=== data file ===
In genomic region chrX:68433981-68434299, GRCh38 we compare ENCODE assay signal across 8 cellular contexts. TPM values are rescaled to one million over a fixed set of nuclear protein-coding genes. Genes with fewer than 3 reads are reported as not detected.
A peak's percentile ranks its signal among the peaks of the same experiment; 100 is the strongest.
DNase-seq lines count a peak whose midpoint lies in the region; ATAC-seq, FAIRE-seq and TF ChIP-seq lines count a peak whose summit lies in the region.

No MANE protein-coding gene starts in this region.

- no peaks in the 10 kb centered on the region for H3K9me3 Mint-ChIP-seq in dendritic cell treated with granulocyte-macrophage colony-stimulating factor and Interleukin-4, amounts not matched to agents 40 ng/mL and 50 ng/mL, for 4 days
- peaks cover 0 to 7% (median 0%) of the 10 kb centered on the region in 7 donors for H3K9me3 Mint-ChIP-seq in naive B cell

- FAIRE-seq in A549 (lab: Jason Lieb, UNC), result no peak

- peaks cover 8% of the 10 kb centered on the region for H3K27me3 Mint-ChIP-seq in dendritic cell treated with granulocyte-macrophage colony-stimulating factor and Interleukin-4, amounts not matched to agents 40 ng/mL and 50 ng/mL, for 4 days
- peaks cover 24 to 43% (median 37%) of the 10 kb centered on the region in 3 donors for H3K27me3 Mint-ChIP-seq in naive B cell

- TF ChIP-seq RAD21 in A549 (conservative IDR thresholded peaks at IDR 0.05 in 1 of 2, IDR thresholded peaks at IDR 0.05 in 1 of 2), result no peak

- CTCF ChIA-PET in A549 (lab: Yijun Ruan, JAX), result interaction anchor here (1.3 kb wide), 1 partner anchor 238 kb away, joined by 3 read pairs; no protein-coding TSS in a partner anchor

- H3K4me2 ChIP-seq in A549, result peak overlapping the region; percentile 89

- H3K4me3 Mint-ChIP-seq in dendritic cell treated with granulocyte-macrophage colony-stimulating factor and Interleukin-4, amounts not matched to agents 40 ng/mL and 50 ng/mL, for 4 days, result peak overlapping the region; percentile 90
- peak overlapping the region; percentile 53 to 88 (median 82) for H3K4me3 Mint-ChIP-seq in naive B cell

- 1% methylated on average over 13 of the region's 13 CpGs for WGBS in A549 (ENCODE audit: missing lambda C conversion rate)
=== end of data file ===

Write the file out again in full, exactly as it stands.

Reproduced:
In genomic region chrX:68433981-68434299, GRCh38 we compare ENCODE assay signal across 8 cellular contexts. TPM values are rescaled to one million over a fixed set of nuclear protein-coding genes. Genes with fewer than 3 reads are reported as not detected.
A peak's percentile ranks its signal among the peaks of the same experiment; 100 is the strongest.
DNase-seq lines count a peak whose midpoint lies in the region; ATAC-seq, FAIRE-seq and TF ChIP-seq lines count a peak whose summit lies in the region.

No MANE protein-coding gene starts in this region.

- no peaks in the 10 kb centered on the region for H3K9me3 Mint-ChIP-seq in dendritic cell treated with granulocyte-macrophage colony-stimulating factor and Interleukin-4, amounts not matched to agents 40 ng/mL and 50 ng/mL, for 4 days
- peaks cover 0 to 7% (median 0%) of the 10 kb centered on the region in 7 donors for H3K9me3 Mint-ChIP-seq in naive B cell

- FAIRE-seq in A549 (lab: Jason Lieb, UNC), result no peak

- peaks cover 8% of the 10 kb centered on the region for H3K27me3 Mint-ChIP-seq in dendritic cell treated with granulocyte-macrophage colony-stimulating factor and Interleukin-4, amounts not matched to agents 40 ng/mL and 50 ng/mL, for 4 days
- peaks cover 24 to 43% (median 37%) of the 10 kb centered on the region in 3 donors for H3K27me3 Mint-ChIP-seq in naive B cell

- TF ChIP-seq RAD21 in A549 (conservative IDR thresholded peaks at IDR 0.05 in 1 of 2, IDR thresholded peaks at IDR 0.05 in 1 of 2), result no peak

- CTCF ChIA-PET in A549 (lab: Yijun Ruan, JAX), result interaction anchor here (1.3 kb wide), 1 partner anchor 238 kb away, joined by 3 read pairs; no protein-coding TSS in a partner anchor

- H3K4me2 ChIP-seq in A549, result peak overlapping the region; percentile 89

- H3K4me3 Mint-ChIP-seq in dendritic cell treated with granulocyte-macrophage colony-stimulating factor and Interleukin-4, amounts not matched to agents 40 ng/mL and 50 ng/mL, for 4 days, result peak overlapping the region; percentile 90
- peak overlapping the region; percentile 53 to 88 (median 82) for H3K4me3 Mint-ChIP-seq in naive B cell

- 1% methylated on average over 13 of the region's 13 CpGs for WGBS in A549 (ENCODE audit: missing lambda C conversion rate)